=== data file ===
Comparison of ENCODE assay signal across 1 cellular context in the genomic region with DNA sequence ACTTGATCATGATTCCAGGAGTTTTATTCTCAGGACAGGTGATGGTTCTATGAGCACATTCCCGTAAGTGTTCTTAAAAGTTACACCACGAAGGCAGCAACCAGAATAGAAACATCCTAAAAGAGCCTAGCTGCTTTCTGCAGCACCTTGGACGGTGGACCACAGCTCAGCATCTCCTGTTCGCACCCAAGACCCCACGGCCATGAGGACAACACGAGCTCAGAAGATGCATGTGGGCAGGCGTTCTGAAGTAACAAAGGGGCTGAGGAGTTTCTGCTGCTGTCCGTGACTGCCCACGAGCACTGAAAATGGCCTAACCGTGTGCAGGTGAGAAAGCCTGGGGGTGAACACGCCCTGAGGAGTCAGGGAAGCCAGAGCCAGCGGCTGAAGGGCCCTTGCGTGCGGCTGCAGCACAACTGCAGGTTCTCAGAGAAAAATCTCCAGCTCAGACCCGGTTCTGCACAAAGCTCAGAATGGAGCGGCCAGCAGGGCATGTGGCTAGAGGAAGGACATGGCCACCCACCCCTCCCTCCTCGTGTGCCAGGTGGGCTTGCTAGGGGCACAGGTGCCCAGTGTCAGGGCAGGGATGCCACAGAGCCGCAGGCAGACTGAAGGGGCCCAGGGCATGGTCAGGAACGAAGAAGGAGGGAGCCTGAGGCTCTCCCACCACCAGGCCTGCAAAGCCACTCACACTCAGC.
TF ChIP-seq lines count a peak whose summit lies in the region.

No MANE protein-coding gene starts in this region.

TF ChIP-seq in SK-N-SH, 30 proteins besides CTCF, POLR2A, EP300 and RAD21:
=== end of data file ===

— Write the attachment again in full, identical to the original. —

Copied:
Comparison of ENCODE assay signal across 1 cellular context in the genomic region with DNA sequence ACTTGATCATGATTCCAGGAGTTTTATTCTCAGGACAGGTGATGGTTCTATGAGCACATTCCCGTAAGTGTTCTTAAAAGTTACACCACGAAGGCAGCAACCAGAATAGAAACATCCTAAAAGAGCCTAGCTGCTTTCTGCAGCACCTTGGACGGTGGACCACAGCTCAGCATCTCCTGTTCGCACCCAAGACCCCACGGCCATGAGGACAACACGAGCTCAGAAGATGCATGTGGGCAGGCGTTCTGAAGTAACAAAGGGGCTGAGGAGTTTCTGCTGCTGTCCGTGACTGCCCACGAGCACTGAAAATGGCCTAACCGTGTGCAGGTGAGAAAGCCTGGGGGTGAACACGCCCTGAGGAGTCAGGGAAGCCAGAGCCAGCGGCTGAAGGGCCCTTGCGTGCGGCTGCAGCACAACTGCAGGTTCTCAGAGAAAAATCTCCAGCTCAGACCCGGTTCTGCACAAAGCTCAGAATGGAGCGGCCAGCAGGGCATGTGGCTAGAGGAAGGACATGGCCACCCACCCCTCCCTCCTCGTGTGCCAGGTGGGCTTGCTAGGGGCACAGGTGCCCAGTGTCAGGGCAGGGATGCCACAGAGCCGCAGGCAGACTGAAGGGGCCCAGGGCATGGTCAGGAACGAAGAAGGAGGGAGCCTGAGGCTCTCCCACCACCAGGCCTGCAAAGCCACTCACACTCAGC.
TF ChIP-seq lines count a peak whose summit lies in the region.

No MANE protein-coding gene starts in this region.

TF ChIP-seq in SK-N-SH, 30 proteins besides CTCF, POLR2A, EP300 and RAD21: